Czechs lagging most of Europe in electric car charging stations
The Czech Republic is lagging behind much of the rest of Europe when it comes to use of electric cars and network of charging stations, the Czech News Agency reported on Monday.
At present, there are 808 charging stations in the Czech Republic, which is only 0.4 percent of the total number in the EU.
This country is one of the most poorly equipped in Europe when it comes to charging stations, according to data from the European Automobile Manufacturers’ Association.
In total, over 5,000 electric cars are registered in the Czech Republic.
According to the association’s data, which includes density of chargers as well as ordinary low-capacity electrical outlets common in car repair shops, for example, charging stations in Europe are very unevenly distributed.
Indeed, three quarters of Europe’s charging stations are to be found in only four EU countries: the Netherlands, Germany, France and the United Kingdom.
At the same time, these states cover only about a quarter of the territory of the 28-state bloc.
By contrast, the Czech Republic comes bottom of the charging station league table, alongside Slovakia, Hungary and Poland.
One of the main factors currently holding back an increase in the density of chargers in this country is the scant interest of domestic companies in purchasing electric cars.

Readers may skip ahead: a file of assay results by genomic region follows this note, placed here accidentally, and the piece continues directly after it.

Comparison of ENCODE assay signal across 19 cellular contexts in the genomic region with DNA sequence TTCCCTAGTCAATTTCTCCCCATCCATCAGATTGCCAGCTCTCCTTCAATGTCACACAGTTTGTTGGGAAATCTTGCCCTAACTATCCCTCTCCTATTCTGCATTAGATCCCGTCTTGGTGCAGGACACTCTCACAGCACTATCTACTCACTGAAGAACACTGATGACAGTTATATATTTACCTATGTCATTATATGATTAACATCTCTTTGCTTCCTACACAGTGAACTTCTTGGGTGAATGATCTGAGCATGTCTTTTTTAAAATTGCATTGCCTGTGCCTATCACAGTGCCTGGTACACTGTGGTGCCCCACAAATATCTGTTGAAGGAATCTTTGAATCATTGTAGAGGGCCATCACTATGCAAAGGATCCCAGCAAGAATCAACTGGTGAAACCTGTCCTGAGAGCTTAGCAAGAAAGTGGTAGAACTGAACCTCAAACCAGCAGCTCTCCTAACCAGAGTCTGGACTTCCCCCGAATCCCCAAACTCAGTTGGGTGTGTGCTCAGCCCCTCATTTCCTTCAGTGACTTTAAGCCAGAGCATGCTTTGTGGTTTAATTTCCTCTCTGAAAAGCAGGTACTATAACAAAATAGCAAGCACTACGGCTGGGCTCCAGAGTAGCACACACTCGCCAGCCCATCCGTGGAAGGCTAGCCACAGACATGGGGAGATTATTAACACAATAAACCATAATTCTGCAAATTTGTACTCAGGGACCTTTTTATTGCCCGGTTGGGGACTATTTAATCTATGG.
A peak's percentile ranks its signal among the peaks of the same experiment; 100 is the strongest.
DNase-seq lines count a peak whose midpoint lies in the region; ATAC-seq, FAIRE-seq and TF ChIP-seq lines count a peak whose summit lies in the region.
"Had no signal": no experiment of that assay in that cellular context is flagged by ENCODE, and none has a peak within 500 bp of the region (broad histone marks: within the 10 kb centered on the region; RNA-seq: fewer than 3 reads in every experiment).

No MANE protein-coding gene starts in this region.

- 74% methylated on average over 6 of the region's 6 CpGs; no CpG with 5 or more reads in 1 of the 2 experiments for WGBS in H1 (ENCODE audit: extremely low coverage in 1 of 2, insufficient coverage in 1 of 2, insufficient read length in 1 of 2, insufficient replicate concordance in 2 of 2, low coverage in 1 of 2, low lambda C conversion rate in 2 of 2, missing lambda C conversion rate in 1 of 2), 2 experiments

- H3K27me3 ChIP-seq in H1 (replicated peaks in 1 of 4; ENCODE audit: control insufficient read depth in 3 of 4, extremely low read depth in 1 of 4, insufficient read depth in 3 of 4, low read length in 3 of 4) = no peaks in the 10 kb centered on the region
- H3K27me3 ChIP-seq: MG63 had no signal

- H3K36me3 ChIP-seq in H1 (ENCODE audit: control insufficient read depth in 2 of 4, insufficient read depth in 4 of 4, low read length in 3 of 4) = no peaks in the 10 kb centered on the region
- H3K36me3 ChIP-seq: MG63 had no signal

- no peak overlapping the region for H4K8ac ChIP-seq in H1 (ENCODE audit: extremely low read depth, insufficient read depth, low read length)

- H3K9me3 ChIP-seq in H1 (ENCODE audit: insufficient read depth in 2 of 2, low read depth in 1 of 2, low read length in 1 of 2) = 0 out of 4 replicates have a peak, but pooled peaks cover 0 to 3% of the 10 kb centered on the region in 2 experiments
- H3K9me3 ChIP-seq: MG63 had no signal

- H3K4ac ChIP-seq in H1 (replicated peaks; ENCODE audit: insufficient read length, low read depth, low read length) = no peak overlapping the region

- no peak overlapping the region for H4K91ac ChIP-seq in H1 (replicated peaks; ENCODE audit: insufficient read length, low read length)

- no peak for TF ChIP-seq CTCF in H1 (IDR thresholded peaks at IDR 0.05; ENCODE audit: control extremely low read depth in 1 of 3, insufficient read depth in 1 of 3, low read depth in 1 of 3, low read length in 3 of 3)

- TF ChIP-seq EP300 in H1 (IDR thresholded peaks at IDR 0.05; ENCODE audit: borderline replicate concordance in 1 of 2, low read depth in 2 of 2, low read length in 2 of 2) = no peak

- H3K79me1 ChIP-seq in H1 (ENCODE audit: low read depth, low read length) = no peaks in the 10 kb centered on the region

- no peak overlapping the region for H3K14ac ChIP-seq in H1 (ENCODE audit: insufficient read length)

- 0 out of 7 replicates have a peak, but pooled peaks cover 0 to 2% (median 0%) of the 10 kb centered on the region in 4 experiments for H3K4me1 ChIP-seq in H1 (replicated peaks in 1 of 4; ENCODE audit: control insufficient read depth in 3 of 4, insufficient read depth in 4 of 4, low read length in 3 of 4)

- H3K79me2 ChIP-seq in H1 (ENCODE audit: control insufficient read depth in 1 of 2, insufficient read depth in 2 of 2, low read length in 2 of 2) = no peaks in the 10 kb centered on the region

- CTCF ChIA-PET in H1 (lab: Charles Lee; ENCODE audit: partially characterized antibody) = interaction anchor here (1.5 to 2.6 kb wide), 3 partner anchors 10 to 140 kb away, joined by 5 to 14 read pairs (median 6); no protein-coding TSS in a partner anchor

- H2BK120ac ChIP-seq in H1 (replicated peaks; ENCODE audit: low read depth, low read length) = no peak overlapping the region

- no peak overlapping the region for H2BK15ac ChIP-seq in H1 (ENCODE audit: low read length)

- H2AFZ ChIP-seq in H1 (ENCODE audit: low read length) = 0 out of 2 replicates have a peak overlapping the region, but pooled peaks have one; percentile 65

It is firms who make up three quarters of new car registrations. Battery electric cars now make up four percent in the fleets of domestic companies, compared to about 16 percent in other EU states.
Tomáš Kadeřábek of leasing company Arval told the Czech News Agency that the present low demand was not an incentive to dedicating more resources to developing an extensive network of charging stations.
However, the popularity of electric cars in the Czech Republic is slowly rising and the expanding number of models will allow for a doubling of their number in companies’ fleets every year in future, Mr. Kadeřábek added.
For instance, Dutch firms’ fleets feature eight times more electric cars than those of their Czech counterparts.
Over 2,000 such vehicles have been sold in the Czech Republic this year.
Around Europe sales have increased by 110 percent in the last three years, with the number of charging points growing by nearly three-quarters in the same period.
This discrepancy could cause a slowdown in electric car sales in future, says the European Automobile Manufacturers' Association.
Mr. Kadeřábek told the Czech News Agency that not only states but also private companies, such as leasing firms, should be involved in building the charging infrastructure in future.
The Czech state cites electro-mobility as a central plank of its plans for greener transport, saying it wants to increase the number of electric cars to hundreds of thousands by 2030.
It mainly draws on EU funds in the construction of charging stations and has announced programmes amounting to tens of millions of crowns to build more of them.